food pyramid

noun Ecology.
1.
successive levels of predation in a food chain represented schematically as a pyramid because upper levels normally consist of decreasing numbers of larger predators.
2.
a diagram that represents a healthy diet by placing food groups in a pyramid according to the number of servings from each group to be eaten every day.

Origin:
1945–50

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Based on the Random House Dictionary, © Random House, Inc. 2014.
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American Heritage
Science Dictionary
food pyramid  
  1. A graphic representation of the structure of a food chain, depicted as a pyramid having a broad base formed by producers and tapering to a point formed by end consumers. Between successive trophic levels, total biomass decreases as energy is lost from the system. See more at trophic level.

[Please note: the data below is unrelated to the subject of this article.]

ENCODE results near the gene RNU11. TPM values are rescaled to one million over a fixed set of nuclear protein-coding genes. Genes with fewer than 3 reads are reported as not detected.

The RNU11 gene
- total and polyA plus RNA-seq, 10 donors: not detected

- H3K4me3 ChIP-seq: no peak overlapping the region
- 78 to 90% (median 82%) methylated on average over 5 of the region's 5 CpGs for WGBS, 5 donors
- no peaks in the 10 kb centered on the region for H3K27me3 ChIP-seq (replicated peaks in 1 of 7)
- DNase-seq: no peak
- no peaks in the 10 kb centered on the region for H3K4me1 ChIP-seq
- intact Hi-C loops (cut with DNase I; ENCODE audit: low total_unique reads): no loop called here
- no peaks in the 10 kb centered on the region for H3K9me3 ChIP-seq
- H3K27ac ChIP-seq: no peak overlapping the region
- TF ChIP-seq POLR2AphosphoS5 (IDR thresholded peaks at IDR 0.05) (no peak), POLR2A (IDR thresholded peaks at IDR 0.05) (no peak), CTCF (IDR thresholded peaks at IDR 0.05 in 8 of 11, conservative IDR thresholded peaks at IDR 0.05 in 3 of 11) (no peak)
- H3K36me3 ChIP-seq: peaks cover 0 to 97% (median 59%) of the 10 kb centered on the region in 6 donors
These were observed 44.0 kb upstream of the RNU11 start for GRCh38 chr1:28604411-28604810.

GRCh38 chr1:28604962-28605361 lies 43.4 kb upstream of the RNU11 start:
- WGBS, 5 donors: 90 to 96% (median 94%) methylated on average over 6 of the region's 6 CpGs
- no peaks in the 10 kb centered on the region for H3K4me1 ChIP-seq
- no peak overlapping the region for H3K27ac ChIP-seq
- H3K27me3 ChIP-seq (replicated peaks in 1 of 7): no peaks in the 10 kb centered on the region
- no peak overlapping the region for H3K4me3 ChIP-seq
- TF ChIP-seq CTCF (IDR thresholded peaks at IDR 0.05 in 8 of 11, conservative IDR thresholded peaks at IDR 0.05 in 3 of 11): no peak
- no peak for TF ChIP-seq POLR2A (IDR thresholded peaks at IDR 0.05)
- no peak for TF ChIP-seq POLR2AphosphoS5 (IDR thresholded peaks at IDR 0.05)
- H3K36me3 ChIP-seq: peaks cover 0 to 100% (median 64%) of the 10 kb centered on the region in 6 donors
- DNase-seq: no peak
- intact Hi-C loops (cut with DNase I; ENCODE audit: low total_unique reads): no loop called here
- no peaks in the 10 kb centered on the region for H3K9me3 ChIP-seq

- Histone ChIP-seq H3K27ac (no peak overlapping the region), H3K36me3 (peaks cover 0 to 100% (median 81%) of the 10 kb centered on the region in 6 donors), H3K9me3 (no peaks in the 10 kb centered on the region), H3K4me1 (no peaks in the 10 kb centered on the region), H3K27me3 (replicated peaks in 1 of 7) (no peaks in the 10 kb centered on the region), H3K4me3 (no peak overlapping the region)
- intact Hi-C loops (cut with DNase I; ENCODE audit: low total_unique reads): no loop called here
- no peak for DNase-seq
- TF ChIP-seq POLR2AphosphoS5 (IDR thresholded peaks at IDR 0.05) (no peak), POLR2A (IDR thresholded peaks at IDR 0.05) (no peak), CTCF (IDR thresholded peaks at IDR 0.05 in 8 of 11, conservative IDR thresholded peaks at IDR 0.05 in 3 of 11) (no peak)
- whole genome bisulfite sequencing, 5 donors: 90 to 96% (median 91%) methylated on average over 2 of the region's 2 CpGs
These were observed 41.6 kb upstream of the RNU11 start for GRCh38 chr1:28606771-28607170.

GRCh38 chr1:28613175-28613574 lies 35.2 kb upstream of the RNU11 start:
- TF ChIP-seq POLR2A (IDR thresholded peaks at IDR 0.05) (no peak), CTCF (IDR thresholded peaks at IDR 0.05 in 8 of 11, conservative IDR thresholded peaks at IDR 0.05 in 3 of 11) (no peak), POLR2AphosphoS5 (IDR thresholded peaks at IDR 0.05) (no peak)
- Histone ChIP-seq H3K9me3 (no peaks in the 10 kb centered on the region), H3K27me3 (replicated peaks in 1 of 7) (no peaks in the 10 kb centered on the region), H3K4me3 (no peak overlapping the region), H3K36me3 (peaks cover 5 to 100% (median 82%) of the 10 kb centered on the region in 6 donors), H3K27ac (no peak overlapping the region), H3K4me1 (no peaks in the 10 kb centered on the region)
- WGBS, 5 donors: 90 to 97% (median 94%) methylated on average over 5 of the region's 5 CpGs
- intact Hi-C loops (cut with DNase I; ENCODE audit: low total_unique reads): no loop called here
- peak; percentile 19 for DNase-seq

2. A pyramid-shaped diagram representing a set of dietary guidelines for humans, typically based on a recommended number of servings from each of several food groups. Foods along the broadest row, at the bottom, are considered basic to human nutrition and have the highest recommended number of servings. Foods in the narrowest part, at the top, are considered to be nonessential and have the fewest number of recommended servings. In the middle row or rows are foods whose recommended servings fall between those two groups.


The American Heritage® Science Dictionary
Copyright © 2002. Published by Houghton Mifflin. All rights reserved.
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Example sentences
The government is dishing up healthy eating advice, not with a new food pyramid, but instead with an image of a plate.
Climate change is warming the oceans, disrupting the fundamental structure of the marine food pyramid and destroying coral reefs.
Follow the food pyramid for your own personal recommended allowances from each of the food groups.
Images for food pyramid
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